Monday, February 04, 2008

Kenya tribalism keeps violence going

Unfortunately, the Register's editorial last week on the mostly tribal-inspired violence in Kenya is still relevant. We lament that the most primitive of self-identification, tribalism, still has such power -- and it's hardly confined to Kenya. Plenty of U.S. politicians and movements encourage tribal-like feelings among Americans. How to encourage more people to see themselves primnarily as free individuals, with their tribe, ethnicity, etc. interesting facts but not necessarily dispositive?

Aside from one statement early on, Barack Obama has said little or nothing about Kenya. His father was a member of the Luo tribe, the tribe that has considered itself dissed by the Kikuyu, who have held political and business power since independence and before. He strikes me as being close to an individual first, his heritage and experience being so mixed, but I wonder if the violence is affecting him and what he thinks about it.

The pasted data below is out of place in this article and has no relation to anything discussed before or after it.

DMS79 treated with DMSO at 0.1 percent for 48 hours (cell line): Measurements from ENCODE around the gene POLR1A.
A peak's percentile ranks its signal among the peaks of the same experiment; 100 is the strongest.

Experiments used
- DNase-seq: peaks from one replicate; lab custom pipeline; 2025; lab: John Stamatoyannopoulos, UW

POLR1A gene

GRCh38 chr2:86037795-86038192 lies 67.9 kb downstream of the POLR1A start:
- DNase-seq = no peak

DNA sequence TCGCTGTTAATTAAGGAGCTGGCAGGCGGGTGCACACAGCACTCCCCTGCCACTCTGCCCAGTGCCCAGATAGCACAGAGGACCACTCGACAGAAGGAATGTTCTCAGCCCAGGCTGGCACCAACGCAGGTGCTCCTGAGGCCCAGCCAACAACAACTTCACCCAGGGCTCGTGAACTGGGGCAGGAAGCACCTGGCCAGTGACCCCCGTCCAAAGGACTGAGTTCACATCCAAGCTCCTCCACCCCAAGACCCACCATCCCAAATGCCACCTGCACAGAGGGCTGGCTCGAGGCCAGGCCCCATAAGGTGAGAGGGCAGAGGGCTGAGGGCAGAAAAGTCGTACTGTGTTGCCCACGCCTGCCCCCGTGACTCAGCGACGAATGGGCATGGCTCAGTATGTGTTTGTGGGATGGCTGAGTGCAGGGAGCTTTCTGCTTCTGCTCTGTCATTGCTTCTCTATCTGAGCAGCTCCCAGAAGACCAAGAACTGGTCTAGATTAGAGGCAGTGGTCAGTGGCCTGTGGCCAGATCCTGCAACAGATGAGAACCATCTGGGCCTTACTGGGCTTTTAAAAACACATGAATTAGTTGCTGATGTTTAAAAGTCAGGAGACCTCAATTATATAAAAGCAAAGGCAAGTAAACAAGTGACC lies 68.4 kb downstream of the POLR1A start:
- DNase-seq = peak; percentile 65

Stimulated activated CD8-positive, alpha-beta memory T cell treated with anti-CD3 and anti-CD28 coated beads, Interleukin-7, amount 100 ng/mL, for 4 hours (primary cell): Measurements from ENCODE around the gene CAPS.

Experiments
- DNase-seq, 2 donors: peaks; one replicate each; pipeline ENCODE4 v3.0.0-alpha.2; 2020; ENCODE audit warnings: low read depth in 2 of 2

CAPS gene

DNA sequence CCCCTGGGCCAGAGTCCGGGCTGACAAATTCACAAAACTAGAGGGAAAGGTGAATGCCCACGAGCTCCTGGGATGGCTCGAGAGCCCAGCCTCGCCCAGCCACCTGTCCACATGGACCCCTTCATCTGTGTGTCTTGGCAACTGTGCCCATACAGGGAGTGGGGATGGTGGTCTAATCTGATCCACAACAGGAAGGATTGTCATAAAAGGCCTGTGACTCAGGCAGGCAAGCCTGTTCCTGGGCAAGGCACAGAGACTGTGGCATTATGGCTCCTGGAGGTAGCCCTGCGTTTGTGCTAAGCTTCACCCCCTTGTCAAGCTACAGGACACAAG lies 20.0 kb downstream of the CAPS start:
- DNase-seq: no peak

1 comment:

baldilocks said...

Hi Alan,

From the beginning of the year, I have been keeping track of what's going on in Kenya, since, like Obama, I am a native-born American with an American mother and a Kenyan Luo father. (Unlike Obama, my father is still living and is, at present, in flight from his home in Kenya.)

Early last month, I documented that Obama had been in contact with Raila Odinga--leader of the Kenyan opposition--with the permission of the State Department. Odinga is Obama's cousin.

I said all that to say this: Obama may very well be keeping track of what's going on there. He's just not saying much about it. And I think that's a good move on his part, as anything said publicly could be construed as interference in foreign policy, rightly or wrongly.

J.A. Ochieng